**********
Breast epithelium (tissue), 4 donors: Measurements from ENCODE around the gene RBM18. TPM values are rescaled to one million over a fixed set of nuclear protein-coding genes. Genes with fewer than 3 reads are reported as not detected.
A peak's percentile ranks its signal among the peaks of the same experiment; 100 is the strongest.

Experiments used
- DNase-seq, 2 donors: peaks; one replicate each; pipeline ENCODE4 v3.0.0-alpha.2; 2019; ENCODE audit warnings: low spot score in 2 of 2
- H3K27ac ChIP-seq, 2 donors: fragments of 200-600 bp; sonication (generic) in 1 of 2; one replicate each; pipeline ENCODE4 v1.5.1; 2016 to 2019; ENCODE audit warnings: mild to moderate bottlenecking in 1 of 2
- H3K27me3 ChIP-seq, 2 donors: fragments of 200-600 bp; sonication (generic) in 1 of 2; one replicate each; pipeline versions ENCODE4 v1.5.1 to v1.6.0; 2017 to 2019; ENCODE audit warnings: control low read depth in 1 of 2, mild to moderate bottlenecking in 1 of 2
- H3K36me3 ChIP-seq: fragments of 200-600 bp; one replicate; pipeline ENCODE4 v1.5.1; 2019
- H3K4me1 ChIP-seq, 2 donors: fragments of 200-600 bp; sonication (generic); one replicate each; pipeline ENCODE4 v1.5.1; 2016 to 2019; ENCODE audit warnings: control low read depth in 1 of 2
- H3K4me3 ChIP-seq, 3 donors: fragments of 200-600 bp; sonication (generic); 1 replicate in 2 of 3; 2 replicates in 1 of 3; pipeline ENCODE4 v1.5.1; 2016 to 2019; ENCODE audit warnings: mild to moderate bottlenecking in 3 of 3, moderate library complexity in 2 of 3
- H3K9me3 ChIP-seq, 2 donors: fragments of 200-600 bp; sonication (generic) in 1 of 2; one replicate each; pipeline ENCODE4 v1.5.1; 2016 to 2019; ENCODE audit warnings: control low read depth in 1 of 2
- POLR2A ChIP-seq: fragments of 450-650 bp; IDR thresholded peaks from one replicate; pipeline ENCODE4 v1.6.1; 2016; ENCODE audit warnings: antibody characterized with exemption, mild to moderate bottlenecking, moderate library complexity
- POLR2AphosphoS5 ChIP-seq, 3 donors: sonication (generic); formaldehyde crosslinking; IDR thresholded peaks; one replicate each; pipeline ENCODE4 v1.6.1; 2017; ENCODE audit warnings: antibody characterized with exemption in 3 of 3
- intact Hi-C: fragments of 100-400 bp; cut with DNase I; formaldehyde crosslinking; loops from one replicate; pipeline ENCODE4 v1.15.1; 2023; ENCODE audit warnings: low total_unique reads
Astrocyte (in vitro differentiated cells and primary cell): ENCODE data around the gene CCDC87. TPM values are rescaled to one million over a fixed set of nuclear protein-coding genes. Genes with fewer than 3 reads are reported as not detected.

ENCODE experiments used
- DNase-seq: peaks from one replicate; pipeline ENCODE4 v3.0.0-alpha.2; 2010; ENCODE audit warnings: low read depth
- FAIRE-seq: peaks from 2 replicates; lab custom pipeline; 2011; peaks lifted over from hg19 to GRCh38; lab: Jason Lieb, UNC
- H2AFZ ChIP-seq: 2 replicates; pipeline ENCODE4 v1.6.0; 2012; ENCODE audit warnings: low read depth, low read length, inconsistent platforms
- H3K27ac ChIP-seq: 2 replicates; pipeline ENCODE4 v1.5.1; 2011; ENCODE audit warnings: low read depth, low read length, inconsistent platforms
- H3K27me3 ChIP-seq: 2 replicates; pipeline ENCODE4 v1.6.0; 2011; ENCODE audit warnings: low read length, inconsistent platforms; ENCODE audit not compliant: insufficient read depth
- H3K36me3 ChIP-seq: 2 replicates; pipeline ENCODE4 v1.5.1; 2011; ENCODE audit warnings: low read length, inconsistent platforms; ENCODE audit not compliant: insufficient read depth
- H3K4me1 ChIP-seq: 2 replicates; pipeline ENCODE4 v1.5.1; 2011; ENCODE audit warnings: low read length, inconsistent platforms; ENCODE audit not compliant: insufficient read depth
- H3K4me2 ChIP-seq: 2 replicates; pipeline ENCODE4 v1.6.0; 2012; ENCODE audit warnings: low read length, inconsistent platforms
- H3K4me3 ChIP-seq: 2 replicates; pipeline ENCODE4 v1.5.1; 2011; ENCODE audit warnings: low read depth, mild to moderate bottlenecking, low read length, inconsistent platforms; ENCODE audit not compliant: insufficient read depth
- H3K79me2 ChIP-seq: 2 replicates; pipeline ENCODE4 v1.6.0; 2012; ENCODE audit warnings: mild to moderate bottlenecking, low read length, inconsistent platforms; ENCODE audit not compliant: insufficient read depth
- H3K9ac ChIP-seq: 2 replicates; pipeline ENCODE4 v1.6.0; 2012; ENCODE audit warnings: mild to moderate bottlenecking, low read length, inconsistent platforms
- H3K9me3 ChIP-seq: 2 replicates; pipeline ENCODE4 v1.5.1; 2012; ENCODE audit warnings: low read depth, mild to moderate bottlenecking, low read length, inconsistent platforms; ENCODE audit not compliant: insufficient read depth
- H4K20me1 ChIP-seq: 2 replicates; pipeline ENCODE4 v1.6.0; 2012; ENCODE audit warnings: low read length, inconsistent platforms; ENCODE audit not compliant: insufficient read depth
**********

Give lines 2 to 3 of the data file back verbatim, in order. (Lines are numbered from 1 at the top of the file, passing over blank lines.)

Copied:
A peak's percentile ranks its signal among the peaks of the same experiment; 100 is the strongest.

Experiments used